Richard E. Wagner writes,

There is an equivalence between a tariff and a quota as these are drawn on the blackboard…They are not, however, equivalent in practice. A tariff and a quota generally involve different institutional frameworks…With the quota, the distribution of sales across vendors and the specific types of products sold are not determined through ordinary commercial arrangements. Rather, they are determined through a political process where those who hold offices of political power are able to award allotments to the particular vendors that those holders of power choose. A quota necessarily injects venality, inequality, and hierarchy into political practice and changes the character of effective commercial conduct. What economists refer to as rent seeking (Tullock 1967)(Rowley, Tollison, and Tullock, eds. 1988) and rent extraction (McChesney (1997) will flourish under quotas, and such activities may eventually come to comprise new norms for commercial conduct.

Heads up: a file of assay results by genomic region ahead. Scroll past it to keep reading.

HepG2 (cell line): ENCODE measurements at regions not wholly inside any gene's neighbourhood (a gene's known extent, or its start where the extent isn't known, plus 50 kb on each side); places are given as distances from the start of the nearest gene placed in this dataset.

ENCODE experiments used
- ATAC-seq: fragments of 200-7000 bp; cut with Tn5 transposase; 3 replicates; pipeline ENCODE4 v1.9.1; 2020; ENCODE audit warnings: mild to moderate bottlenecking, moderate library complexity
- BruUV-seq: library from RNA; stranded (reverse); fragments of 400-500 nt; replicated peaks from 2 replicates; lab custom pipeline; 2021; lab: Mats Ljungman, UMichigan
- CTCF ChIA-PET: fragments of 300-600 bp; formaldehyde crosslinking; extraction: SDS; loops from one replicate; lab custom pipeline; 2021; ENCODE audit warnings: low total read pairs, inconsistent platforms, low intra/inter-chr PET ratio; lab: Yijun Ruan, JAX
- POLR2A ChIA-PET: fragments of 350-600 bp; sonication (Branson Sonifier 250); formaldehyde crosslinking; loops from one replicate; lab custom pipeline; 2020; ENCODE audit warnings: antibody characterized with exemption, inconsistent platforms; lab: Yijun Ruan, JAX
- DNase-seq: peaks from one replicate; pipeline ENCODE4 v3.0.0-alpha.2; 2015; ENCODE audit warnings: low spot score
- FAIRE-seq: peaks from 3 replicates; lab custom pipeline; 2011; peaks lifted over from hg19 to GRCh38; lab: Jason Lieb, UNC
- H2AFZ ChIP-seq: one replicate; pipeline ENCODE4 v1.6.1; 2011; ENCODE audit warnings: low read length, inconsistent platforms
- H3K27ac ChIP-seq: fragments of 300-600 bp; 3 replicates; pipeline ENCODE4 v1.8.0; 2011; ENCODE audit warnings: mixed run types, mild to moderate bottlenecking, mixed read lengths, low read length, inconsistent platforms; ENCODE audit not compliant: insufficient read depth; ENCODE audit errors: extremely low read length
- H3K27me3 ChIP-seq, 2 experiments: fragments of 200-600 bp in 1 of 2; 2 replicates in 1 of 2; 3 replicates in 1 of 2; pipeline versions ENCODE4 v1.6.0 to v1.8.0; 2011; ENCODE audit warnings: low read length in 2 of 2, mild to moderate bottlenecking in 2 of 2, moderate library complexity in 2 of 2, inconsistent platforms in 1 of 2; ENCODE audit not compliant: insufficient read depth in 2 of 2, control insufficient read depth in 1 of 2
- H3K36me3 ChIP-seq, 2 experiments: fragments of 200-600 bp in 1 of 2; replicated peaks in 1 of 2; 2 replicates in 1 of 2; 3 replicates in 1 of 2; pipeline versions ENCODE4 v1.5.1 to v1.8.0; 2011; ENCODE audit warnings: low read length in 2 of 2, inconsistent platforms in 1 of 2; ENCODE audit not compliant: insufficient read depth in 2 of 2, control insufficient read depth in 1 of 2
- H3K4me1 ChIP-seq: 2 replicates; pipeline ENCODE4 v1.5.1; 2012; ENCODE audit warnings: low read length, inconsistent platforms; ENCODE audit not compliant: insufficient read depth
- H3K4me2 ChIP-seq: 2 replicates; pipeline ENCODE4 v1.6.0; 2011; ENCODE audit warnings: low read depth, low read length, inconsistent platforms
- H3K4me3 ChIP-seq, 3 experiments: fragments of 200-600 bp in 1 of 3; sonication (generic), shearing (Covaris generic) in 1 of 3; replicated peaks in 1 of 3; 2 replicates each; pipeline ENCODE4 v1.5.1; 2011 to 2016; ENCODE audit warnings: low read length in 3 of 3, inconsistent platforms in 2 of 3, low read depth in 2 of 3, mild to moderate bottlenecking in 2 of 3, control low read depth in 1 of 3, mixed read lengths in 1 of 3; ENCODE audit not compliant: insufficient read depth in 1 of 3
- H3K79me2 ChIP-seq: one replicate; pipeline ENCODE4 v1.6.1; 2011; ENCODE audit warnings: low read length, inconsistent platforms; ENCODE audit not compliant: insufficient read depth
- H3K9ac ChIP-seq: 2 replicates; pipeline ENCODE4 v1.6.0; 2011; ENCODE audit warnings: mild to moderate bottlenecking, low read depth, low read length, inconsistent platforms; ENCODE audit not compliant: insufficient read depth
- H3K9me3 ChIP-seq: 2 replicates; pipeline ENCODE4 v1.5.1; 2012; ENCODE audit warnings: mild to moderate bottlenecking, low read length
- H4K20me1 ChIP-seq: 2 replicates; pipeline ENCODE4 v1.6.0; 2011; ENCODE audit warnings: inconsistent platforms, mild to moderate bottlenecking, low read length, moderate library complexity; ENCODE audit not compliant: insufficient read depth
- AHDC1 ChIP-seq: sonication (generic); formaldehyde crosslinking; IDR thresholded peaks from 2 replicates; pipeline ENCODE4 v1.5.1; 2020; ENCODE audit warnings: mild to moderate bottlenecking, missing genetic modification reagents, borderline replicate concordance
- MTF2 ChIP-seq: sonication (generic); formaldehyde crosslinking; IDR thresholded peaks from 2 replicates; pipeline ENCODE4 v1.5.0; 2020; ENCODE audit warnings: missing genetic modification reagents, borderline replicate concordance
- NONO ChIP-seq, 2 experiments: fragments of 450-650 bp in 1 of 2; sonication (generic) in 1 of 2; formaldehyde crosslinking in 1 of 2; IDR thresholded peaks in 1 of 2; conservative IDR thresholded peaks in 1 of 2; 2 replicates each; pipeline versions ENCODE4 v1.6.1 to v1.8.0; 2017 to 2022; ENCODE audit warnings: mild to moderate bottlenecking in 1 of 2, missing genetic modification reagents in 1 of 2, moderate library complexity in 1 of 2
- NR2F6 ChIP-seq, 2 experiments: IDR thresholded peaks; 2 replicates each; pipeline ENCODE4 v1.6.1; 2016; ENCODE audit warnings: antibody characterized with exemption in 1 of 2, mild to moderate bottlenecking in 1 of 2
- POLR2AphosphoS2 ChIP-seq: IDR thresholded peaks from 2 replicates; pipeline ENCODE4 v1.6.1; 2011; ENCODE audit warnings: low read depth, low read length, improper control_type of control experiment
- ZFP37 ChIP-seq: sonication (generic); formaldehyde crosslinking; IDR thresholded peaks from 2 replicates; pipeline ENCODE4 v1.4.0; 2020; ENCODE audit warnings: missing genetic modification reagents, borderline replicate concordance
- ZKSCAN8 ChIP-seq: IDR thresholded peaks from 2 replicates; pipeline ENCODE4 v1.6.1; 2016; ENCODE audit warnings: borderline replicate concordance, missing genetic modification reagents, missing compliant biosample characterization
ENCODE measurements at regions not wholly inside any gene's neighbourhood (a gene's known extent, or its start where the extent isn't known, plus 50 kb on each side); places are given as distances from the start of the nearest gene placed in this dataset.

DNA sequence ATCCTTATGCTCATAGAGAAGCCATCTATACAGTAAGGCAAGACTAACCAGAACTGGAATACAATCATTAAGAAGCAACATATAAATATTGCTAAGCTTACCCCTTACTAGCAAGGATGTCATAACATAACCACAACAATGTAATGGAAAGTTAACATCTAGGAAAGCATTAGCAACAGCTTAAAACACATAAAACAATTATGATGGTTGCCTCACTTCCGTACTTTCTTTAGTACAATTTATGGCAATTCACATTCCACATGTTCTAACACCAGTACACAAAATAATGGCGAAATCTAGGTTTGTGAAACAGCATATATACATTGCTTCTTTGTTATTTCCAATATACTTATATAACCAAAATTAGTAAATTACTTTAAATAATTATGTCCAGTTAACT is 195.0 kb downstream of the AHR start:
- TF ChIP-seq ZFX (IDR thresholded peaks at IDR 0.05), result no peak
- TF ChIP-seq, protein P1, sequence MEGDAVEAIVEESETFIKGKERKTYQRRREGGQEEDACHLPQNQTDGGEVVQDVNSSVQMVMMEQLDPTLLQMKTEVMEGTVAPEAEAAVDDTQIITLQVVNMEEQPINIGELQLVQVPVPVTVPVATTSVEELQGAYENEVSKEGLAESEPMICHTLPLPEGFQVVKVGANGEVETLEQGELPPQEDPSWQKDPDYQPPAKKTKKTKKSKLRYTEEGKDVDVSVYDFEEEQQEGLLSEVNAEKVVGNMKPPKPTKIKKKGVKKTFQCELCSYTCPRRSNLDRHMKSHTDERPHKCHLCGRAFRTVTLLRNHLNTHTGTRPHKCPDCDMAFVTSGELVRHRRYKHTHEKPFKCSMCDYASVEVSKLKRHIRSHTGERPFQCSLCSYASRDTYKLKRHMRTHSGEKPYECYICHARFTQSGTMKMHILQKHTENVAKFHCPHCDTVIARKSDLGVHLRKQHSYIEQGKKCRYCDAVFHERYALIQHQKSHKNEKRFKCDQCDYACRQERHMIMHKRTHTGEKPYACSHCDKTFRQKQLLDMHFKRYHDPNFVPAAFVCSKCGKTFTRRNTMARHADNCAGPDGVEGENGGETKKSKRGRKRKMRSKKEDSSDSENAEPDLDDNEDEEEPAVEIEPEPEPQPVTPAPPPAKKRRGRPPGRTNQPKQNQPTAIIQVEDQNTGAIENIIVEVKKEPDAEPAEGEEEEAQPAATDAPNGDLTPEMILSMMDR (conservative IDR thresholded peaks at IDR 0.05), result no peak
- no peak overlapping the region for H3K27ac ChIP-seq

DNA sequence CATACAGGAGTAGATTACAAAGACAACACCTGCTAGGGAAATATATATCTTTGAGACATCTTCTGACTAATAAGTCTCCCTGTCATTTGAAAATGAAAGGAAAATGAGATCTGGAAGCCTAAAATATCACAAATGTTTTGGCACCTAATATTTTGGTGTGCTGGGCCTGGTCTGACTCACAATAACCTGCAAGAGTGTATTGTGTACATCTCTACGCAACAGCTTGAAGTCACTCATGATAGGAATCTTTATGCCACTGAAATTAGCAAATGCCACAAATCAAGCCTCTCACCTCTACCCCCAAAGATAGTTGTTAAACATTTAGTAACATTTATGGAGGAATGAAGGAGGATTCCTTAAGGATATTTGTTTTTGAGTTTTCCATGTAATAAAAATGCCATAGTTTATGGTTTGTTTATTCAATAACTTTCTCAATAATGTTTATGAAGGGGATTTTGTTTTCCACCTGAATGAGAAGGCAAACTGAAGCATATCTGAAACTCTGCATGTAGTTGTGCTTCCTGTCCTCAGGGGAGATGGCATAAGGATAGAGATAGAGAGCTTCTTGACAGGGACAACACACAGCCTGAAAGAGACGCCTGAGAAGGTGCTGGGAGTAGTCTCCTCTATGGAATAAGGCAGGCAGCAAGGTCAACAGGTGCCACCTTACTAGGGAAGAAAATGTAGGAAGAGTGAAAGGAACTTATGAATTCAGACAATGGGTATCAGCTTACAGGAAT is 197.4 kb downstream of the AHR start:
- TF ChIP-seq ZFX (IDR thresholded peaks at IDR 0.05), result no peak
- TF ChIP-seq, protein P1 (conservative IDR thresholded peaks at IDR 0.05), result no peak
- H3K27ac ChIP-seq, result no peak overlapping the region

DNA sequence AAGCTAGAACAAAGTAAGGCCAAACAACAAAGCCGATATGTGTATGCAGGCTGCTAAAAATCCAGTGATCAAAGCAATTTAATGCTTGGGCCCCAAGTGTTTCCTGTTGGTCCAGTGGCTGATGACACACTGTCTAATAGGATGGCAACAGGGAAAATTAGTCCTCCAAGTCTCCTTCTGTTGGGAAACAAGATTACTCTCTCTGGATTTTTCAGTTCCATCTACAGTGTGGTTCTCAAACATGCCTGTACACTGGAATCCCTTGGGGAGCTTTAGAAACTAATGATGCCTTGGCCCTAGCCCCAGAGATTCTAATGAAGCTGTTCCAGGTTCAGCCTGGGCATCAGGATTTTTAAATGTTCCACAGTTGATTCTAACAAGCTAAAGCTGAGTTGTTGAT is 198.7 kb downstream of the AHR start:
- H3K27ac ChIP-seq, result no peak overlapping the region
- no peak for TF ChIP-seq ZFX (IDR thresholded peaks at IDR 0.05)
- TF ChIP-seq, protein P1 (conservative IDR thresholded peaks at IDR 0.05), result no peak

Today in class I talked about order and disorder. My point was that markets produce an orderly outcome–for example, there are no shortages or surpluses. As examples of disorder, I used the gasoline lines of 1974-75 caused by price controls and the impact of rent control on the supply of rental housing in New York City.

But reading this paper reminds me of another good example–how we deal with alcohol, tobacco, and recreational drugs. By using taxes, we retain the order of the market place. By making recreational drugs illegal, we create huge disorder, including criminal gangs and murder.

Peter Boettke recommends Wagner’s book, which retails for $110. That’s when I decided to look up the paper.